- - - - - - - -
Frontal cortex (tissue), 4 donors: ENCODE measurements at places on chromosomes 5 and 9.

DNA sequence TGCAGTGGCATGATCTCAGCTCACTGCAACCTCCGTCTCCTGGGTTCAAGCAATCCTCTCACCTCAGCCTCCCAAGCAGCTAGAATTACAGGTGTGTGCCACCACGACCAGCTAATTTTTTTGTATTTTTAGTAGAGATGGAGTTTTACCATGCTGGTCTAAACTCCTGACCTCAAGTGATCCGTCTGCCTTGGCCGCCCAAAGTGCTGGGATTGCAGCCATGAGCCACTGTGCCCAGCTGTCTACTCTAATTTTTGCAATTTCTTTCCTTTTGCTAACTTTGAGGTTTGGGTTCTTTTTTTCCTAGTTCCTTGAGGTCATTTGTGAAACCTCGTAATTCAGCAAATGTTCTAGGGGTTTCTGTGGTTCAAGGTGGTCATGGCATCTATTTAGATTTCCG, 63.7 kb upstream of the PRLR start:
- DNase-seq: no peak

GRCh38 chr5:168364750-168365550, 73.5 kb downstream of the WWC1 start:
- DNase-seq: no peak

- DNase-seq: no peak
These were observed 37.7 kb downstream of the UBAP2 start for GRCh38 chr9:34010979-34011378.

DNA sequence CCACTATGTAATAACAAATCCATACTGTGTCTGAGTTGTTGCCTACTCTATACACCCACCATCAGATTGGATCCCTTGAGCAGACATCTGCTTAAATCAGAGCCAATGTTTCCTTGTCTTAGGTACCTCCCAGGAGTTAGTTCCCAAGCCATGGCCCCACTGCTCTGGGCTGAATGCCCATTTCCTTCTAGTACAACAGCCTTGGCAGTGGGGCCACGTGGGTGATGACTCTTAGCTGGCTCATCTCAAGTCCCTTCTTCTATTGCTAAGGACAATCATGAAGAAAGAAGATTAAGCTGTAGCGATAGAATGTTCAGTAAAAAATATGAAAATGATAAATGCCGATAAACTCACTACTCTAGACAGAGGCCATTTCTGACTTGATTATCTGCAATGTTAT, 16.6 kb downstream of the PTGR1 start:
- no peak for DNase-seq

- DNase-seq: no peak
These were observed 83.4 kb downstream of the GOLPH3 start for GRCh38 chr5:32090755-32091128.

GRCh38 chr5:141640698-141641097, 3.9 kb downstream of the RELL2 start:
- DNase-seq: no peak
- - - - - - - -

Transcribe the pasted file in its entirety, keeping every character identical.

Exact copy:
Frontal cortex (tissue), 4 donors: ENCODE measurements at places on chromosomes 5 and 9.

DNA sequence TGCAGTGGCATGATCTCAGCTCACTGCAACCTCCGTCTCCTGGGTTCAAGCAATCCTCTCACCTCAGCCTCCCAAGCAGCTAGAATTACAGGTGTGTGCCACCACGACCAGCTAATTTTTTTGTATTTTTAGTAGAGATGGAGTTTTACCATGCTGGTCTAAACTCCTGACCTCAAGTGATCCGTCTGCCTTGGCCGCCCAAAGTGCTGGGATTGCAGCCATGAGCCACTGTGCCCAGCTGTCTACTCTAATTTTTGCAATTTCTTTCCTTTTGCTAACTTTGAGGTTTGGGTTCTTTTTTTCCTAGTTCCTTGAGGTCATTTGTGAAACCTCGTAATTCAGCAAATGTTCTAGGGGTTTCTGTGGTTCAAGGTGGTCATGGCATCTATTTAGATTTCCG, 63.7 kb upstream of the PRLR start:
- DNase-seq: no peak

GRCh38 chr5:168364750-168365550, 73.5 kb downstream of the WWC1 start:
- DNase-seq: no peak

- DNase-seq: no peak
These were observed 37.7 kb downstream of the UBAP2 start for GRCh38 chr9:34010979-34011378.

DNA sequence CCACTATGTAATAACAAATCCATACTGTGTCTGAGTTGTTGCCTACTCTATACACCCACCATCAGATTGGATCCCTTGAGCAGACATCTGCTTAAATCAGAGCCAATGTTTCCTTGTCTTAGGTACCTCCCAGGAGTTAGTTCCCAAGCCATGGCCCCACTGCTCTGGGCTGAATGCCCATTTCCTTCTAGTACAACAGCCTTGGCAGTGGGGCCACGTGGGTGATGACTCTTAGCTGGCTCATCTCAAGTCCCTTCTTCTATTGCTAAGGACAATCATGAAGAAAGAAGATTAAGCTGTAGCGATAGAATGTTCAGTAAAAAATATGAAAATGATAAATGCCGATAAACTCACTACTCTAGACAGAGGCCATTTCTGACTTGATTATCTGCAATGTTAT, 16.6 kb downstream of the PTGR1 start:
- no peak for DNase-seq

- DNase-seq: no peak
These were observed 83.4 kb downstream of the GOLPH3 start for GRCh38 chr5:32090755-32091128.

GRCh38 chr5:141640698-141641097, 3.9 kb downstream of the RELL2 start:
- DNase-seq: no peak